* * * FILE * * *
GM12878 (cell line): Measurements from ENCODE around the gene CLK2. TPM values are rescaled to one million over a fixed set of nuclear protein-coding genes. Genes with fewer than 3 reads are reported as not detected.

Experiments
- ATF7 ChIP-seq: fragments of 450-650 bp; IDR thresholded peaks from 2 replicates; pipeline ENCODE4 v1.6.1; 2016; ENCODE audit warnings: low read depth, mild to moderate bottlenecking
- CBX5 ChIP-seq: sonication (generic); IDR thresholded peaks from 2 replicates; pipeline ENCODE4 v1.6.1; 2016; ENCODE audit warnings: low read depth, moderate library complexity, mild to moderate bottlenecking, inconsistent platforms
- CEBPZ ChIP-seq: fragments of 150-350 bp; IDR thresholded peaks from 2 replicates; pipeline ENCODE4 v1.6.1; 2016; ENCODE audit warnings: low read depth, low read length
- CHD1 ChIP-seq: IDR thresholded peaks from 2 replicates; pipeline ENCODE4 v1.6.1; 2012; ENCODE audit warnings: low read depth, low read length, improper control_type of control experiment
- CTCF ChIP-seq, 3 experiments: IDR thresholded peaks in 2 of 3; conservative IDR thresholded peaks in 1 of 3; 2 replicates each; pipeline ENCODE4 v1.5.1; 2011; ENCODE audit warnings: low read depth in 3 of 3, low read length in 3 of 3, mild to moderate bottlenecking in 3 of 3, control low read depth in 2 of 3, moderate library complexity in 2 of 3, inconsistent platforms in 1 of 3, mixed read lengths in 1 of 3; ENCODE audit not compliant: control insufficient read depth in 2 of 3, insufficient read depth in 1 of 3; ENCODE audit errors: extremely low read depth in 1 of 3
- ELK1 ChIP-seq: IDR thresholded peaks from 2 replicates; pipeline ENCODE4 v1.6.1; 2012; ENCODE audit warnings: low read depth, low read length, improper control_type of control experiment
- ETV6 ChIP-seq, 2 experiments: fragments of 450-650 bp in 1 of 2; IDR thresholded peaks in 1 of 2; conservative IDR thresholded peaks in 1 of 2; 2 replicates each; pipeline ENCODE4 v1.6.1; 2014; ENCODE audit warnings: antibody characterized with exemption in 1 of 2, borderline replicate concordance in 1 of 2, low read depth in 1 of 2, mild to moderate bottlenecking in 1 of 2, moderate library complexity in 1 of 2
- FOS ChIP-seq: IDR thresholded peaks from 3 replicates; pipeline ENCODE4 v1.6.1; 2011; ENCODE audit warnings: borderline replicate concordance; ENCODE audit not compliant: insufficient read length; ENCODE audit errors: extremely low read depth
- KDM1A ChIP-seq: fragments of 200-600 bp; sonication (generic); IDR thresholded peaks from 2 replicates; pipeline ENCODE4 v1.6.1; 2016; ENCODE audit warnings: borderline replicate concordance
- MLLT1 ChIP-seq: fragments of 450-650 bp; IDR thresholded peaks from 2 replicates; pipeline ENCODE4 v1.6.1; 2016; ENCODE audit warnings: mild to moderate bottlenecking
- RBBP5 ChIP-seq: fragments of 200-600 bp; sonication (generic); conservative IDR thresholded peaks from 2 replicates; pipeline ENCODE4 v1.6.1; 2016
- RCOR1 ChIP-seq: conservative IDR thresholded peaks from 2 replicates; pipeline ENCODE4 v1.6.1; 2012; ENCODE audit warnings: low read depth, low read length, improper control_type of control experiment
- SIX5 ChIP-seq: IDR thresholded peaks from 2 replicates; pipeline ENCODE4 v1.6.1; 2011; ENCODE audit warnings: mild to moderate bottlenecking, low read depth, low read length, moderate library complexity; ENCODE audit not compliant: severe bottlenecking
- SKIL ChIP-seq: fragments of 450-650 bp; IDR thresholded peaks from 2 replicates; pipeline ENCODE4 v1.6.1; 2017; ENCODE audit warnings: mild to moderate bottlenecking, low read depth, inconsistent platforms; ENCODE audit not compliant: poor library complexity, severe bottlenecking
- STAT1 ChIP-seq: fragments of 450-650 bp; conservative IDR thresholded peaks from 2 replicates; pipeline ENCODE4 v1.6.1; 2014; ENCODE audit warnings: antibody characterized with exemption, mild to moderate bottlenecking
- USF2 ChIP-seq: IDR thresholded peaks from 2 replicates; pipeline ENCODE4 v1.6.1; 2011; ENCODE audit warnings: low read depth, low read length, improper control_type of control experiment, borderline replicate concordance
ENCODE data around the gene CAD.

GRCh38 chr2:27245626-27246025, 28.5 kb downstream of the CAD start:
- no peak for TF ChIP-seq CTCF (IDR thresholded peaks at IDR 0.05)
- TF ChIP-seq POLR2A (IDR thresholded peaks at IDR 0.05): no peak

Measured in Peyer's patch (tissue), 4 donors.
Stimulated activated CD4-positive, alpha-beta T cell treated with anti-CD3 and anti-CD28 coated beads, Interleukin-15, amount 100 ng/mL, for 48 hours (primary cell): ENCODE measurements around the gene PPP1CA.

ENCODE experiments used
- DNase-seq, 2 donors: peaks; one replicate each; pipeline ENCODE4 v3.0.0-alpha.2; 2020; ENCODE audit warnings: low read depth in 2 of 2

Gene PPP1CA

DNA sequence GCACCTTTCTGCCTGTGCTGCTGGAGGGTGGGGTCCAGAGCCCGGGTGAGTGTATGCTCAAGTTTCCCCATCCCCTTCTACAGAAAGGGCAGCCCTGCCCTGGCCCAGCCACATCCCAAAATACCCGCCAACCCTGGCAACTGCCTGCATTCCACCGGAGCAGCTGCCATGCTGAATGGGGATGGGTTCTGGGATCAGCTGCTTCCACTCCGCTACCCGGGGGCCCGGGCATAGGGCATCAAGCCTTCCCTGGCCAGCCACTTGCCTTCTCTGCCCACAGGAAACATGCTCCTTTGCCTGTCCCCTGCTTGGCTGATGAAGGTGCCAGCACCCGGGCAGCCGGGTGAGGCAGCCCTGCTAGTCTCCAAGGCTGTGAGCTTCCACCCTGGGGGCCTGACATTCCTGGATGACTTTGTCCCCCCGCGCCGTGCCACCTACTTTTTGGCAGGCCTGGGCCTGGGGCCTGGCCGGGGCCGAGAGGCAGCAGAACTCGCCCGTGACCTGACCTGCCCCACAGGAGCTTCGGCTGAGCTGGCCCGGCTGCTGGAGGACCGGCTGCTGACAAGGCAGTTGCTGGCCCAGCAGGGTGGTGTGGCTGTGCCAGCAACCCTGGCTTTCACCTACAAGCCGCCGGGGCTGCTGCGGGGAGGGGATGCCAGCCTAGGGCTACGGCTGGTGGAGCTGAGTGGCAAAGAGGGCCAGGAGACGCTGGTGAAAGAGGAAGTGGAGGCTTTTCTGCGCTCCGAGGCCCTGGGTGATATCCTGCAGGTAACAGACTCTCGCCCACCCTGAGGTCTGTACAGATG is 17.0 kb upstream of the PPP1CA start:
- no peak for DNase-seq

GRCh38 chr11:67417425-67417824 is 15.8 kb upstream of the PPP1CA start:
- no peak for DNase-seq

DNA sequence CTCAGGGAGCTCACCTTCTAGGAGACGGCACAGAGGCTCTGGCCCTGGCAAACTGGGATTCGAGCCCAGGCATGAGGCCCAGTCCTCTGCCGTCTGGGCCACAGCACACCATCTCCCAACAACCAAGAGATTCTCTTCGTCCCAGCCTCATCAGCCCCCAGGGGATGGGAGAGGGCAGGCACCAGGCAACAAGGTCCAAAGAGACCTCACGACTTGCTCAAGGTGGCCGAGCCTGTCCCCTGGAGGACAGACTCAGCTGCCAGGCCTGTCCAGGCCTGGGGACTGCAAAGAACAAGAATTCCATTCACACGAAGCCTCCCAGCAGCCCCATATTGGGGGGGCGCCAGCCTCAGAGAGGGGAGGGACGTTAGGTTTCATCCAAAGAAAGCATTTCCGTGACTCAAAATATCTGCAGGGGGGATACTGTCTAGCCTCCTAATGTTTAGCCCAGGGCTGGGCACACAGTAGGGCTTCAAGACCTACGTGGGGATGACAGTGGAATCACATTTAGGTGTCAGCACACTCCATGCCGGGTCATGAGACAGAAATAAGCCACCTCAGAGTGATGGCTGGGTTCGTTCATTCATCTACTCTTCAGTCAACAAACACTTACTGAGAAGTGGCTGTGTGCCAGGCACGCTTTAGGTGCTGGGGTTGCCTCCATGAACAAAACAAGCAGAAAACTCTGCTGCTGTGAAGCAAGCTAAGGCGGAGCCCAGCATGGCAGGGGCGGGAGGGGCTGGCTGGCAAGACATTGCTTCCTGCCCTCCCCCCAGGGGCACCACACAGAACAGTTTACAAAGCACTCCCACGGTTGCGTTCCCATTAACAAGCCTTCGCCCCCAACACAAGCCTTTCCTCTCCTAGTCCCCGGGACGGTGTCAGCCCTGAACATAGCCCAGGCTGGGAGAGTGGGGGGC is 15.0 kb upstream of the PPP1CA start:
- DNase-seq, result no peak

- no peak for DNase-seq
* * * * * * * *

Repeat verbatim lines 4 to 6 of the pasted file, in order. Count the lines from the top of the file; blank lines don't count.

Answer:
- CBX5 ChIP-seq: sonication (generic); IDR thresholded peaks from 2 replicates; pipeline ENCODE4 v1.6.1; 2016; ENCODE audit warnings: low read depth, moderate library complexity, mild to moderate bottlenecking, inconsistent platforms
- CEBPZ ChIP-seq: fragments of 150-350 bp; IDR thresholded peaks from 2 replicates; pipeline ENCODE4 v1.6.1; 2016; ENCODE audit warnings: low read depth, low read length
- CHD1 ChIP-seq: IDR thresholded peaks from 2 replicates; pipeline ENCODE4 v1.6.1; 2012; ENCODE audit warnings: low read depth, low read length, improper control_type of control experiment